University of Pennsylvania Museum of Archaeology and Athropology

Region: South America

From Plague to Profit

Photo of weaver
Chambira Weaving in Amazonian Peru

By: Daniel Bauer

Global integration, through tourism and conservation efforts, has shaped resource use in rural Amazonia. The chambira (chahm-BEE-ra) palm (Astrocaryum chambira), once a plant that was considered by locals to be a nuisance, has gained value and economic importance in numerous communities throughout the Peruvian Amazon. Use of the chambira represents an alternative livelihood strategy for […]

John Alden Mason

photo of Mason
Life of a Renaissance Anthropologist

By: David A. Schwartz

This is the story of Dr. John Alden Mason (1885–1967), one of the last of the great generalist anthropologists of the 20th century. We know him at the Penn Museum for his work in anthropological linguistics in Mexico, and as an archaeologist of the Americas who excavated at Piedras Negras in Guatemala and Sitio Conte […]

Mummies Beyond the Grave

An Introduction to Mummy Studies around the World

By: Janet Monge

Over 20 years ago, I got hooked on mummies. It began when we first x-rayed the many South and North American mummies that are part of the Physical Anthropology Section collections at the Penn Museum. This led to a drive to glean even more information from the mummies. For several years, on Sunday mornings at […]

Frozen Mummies of the Andes

Photo of author with mummies
Human Sacrifices in the Sacred Landscape of the Inca

By: Johan Reinhard

The Incas are renowned for massive carved stone structures, the construction of thousands of miles of roads, and the establishment of one of the greatest empires in the ancient Americas. However, one of their achievements remains especially impressive. In just over sixty years (ca. 1470–1532 CE), they constructed stone structures on nearly 100 mountains ranging […]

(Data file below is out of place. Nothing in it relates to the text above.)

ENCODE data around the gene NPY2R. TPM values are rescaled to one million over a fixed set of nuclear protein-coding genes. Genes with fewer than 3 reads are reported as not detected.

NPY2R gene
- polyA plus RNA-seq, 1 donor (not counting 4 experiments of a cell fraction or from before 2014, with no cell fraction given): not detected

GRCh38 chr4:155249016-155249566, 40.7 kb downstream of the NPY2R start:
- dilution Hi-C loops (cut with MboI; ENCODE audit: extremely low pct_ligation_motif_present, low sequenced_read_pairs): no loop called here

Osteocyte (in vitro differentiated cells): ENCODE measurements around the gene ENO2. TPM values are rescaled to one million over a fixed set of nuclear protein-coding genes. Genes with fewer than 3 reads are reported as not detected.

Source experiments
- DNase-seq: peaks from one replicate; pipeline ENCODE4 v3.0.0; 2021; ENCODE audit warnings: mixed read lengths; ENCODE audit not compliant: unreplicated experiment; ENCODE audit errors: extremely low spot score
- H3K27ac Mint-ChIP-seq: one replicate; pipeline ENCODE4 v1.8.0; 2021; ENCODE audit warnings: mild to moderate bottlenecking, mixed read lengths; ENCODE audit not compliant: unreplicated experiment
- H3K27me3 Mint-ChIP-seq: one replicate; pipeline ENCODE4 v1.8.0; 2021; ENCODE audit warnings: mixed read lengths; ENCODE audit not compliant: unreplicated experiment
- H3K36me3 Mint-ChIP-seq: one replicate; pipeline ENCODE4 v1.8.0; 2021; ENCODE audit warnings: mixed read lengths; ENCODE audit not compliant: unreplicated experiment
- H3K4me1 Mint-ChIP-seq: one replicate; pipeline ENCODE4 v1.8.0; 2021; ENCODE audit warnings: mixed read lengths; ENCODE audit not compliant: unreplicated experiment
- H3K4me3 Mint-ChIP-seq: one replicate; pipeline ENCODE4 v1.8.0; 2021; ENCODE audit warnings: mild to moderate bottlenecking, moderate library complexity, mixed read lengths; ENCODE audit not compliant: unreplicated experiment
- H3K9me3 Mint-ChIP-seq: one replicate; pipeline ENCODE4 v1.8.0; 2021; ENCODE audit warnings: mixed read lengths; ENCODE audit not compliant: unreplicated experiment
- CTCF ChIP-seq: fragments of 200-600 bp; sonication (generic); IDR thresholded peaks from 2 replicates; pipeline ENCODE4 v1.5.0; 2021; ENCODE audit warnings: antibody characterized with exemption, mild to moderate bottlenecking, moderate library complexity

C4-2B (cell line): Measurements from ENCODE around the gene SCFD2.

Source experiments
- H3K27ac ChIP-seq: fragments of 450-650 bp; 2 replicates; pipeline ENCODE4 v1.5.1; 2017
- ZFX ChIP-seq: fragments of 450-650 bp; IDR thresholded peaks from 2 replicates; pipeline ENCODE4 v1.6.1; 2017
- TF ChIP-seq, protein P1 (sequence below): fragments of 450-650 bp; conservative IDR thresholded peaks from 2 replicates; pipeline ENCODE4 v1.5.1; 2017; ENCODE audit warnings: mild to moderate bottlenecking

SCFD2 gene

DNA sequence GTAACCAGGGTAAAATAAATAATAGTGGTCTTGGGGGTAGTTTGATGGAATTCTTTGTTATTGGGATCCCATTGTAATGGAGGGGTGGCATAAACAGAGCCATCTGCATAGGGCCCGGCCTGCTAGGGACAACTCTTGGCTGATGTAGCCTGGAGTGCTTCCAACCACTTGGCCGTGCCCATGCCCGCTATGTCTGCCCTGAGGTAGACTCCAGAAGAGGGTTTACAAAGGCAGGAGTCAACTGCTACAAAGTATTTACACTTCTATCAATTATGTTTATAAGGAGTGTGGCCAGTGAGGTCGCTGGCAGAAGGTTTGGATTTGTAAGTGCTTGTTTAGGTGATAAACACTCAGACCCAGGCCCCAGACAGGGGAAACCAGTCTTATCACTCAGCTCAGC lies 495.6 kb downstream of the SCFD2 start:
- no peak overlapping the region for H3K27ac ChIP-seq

The Excavations at Sitio Conte

Beneath the Surface

By: Lucy Fowler Williams

The Penn Museum’s excavations at Sitio Conte began in 1940 with an invitation from private landowner, Miguel Conte. Since discovering a Pre-Columbian cemetery on his property in 1927, Conte had encouraged professional archaeologists to help record the history of the ancient Coclé people who once lived there. Associate Curator J. Alden Mason took the lead […]

A Treasure Among the Sherds

Beneath the Surface

By: Lynn Grant

The treatments done by Penn Museum conservators usually relate to a current exhibition or loan. For our interns, however, we often seek out specially challenging or interesting projects that might otherwise not be treated. In the spring of 2009, when Beneath the Surface: Life, Death, and Gold in Ancient Panama was just a glimmer in […]

Peopling the Past

A Behind-the-Scenes Look at the Making of Beneath the Surface: Life Death and Gold in Ancient Panama

We are often asked about the planning that goes into the design and construction of an exhibition—questions that are answered and decisions that are made well before an exhibition opens to the public. On February 7, 2015, Beneath the Surface: Life, Death, and Gold in Ancient Panama will open at the Penn Museum. This 2,000-square-foot […]

In the Galleries – Black Bodies in Propaganda: The Art of the War Poster

Propaganda has long been used to mobilize people in times of war. Black Bodies in Propaganda: The Art of the War Poster presents 33 posters, most targeting African and African-American civilians. These carefully designed works of art were aimed at mobilizing people of color in war efforts, even as they faced oppression and injustice in […]

Expedition to the Amazon

The First Documentary Film with Sound

By: Kate R. Pourshariati

For almost 80 years, the 49-minute film Matto Grosso: The Great Brazilian Wilderness lay in the Penn Museum Archives, waiting for the day when it would be rediscovered and identified as the first “sync sound” documentary film ever created. This film—part adventure movie and part documentary—was restored and digitized by archivists in 2010. The original […]

Postscript – November 2013

Matto Grosso’s path to obscurity may have been set by several factors: it was not feature length, it was not a financial success, and, most importantly, it was not easy to categorize, as it was a mix of science and adventure. After early screenings it became a forgotten Museum artifact. Now, having completed a restoration […]